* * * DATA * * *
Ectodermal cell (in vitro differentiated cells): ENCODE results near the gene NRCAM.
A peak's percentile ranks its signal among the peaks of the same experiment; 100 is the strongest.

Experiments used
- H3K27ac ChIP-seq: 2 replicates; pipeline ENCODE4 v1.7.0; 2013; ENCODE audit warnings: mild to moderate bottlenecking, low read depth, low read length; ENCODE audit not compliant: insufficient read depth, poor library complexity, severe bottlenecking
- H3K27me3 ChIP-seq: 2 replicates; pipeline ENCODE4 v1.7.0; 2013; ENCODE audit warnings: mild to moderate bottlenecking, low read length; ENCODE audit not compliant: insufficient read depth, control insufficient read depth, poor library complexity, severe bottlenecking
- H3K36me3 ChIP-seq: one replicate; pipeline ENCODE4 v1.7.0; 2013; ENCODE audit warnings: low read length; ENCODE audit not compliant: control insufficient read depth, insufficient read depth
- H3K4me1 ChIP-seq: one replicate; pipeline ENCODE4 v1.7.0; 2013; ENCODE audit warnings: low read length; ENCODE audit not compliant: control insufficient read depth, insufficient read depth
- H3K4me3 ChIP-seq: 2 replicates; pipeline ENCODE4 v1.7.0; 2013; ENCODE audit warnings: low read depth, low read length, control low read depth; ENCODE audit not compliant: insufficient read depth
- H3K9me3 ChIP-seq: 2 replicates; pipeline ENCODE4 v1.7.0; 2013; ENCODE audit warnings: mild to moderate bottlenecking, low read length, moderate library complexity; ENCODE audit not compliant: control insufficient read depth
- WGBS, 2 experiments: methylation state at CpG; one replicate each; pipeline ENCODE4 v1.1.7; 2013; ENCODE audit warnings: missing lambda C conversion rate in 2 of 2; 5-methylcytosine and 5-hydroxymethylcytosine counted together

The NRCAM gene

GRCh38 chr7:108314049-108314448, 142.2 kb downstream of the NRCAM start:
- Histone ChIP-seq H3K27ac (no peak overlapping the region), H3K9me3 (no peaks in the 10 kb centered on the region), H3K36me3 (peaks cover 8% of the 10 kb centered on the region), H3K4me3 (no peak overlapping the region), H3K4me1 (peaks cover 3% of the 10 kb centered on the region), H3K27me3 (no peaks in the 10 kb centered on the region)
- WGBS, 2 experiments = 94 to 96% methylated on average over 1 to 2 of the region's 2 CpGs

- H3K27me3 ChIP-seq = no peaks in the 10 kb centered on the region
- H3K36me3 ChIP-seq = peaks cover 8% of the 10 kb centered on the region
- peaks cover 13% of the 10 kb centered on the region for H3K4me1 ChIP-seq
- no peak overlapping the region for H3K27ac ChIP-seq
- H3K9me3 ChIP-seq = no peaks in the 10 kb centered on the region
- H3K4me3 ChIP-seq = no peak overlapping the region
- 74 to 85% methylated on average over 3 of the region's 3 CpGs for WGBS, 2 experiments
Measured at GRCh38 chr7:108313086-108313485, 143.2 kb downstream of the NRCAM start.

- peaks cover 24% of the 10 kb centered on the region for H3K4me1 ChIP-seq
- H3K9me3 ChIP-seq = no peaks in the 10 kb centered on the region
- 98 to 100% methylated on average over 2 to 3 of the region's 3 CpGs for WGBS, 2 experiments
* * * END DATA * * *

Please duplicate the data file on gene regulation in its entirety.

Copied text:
Ectodermal cell (in vitro differentiated cells): ENCODE results near the gene NRCAM.
A peak's percentile ranks its signal among the peaks of the same experiment; 100 is the strongest.

Experiments used
- H3K27ac ChIP-seq: 2 replicates; pipeline ENCODE4 v1.7.0; 2013; ENCODE audit warnings: mild to moderate bottlenecking, low read depth, low read length; ENCODE audit not compliant: insufficient read depth, poor library complexity, severe bottlenecking
- H3K27me3 ChIP-seq: 2 replicates; pipeline ENCODE4 v1.7.0; 2013; ENCODE audit warnings: mild to moderate bottlenecking, low read length; ENCODE audit not compliant: insufficient read depth, control insufficient read depth, poor library complexity, severe bottlenecking
- H3K36me3 ChIP-seq: one replicate; pipeline ENCODE4 v1.7.0; 2013; ENCODE audit warnings: low read length; ENCODE audit not compliant: control insufficient read depth, insufficient read depth
- H3K4me1 ChIP-seq: one replicate; pipeline ENCODE4 v1.7.0; 2013; ENCODE audit warnings: low read length; ENCODE audit not compliant: control insufficient read depth, insufficient read depth
- H3K4me3 ChIP-seq: 2 replicates; pipeline ENCODE4 v1.7.0; 2013; ENCODE audit warnings: low read depth, low read length, control low read depth; ENCODE audit not compliant: insufficient read depth
- H3K9me3 ChIP-seq: 2 replicates; pipeline ENCODE4 v1.7.0; 2013; ENCODE audit warnings: mild to moderate bottlenecking, low read length, moderate library complexity; ENCODE audit not compliant: control insufficient read depth
- WGBS, 2 experiments: methylation state at CpG; one replicate each; pipeline ENCODE4 v1.1.7; 2013; ENCODE audit warnings: missing lambda C conversion rate in 2 of 2; 5-methylcytosine and 5-hydroxymethylcytosine counted together

The NRCAM gene

GRCh38 chr7:108314049-108314448, 142.2 kb downstream of the NRCAM start:
- Histone ChIP-seq H3K27ac (no peak overlapping the region), H3K9me3 (no peaks in the 10 kb centered on the region), H3K36me3 (peaks cover 8% of the 10 kb centered on the region), H3K4me3 (no peak overlapping the region), H3K4me1 (peaks cover 3% of the 10 kb centered on the region), H3K27me3 (no peaks in the 10 kb centered on the region)
- WGBS, 2 experiments = 94 to 96% methylated on average over 1 to 2 of the region's 2 CpGs

- H3K27me3 ChIP-seq = no peaks in the 10 kb centered on the region
- H3K36me3 ChIP-seq = peaks cover 8% of the 10 kb centered on the region
- peaks cover 13% of the 10 kb centered on the region for H3K4me1 ChIP-seq
- no peak overlapping the region for H3K27ac ChIP-seq
- H3K9me3 ChIP-seq = no peaks in the 10 kb centered on the region
- H3K4me3 ChIP-seq = no peak overlapping the region
- 74 to 85% methylated on average over 3 of the region's 3 CpGs for WGBS, 2 experiments
Measured at GRCh38 chr7:108313086-108313485, 143.2 kb downstream of the NRCAM start.

- peaks cover 24% of the 10 kb centered on the region for H3K4me1 ChIP-seq
- H3K9me3 ChIP-seq = no peaks in the 10 kb centered on the region
- 98 to 100% methylated on average over 2 to 3 of the region's 3 CpGs for WGBS, 2 experiments